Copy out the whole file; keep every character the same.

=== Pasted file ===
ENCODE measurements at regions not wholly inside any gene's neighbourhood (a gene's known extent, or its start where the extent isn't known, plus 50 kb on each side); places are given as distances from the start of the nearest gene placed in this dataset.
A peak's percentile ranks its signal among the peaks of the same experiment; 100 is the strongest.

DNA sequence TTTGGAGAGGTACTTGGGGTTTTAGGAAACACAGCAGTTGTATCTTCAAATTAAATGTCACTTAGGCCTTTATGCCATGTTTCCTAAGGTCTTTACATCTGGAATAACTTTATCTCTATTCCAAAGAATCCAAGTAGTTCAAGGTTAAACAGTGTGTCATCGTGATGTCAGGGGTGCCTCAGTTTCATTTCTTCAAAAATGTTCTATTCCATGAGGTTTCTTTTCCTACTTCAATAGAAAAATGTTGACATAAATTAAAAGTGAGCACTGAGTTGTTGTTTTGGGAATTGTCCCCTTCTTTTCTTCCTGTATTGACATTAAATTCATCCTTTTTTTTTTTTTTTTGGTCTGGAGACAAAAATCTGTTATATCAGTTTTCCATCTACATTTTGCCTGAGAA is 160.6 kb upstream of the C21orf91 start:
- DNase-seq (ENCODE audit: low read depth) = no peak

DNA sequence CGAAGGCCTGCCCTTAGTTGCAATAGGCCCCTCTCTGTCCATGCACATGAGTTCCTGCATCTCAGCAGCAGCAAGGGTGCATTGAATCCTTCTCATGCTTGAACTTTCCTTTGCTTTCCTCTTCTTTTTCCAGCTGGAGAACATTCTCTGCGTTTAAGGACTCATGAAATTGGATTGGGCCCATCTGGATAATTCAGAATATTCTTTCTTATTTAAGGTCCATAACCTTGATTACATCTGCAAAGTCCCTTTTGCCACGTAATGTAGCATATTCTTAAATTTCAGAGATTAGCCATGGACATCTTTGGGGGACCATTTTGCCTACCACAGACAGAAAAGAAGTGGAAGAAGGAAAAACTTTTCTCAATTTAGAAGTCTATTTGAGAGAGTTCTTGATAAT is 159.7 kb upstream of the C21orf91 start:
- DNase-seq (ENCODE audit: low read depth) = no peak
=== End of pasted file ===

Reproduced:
ENCODE measurements at regions not wholly inside any gene's neighbourhood (a gene's known extent, or its start where the extent isn't known, plus 50 kb on each side); places are given as distances from the start of the nearest gene placed in this dataset.
A peak's percentile ranks its signal among the peaks of the same experiment; 100 is the strongest.

DNA sequence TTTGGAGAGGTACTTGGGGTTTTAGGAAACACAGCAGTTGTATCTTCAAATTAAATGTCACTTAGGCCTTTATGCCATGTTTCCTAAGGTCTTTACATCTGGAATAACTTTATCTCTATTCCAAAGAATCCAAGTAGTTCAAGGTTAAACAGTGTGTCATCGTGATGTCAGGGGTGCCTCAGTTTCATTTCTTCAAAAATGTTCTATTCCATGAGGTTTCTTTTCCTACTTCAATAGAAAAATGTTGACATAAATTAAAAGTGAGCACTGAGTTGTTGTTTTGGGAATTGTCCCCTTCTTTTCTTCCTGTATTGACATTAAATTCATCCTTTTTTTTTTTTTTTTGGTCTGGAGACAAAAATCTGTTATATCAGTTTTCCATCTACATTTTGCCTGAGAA is 160.6 kb upstream of the C21orf91 start:
- DNase-seq (ENCODE audit: low read depth) = no peak

DNA sequence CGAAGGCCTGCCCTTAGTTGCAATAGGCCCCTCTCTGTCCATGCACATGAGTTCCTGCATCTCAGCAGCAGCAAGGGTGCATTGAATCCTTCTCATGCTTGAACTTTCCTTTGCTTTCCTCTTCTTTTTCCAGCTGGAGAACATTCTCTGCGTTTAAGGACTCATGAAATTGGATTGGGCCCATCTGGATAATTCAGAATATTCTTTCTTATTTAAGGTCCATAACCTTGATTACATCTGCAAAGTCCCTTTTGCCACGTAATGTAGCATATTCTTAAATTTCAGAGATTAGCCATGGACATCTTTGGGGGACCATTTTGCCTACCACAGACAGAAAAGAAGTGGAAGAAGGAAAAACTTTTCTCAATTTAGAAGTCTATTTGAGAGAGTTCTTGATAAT is 159.7 kb upstream of the C21orf91 start:
- DNase-seq (ENCODE audit: low read depth) = no peak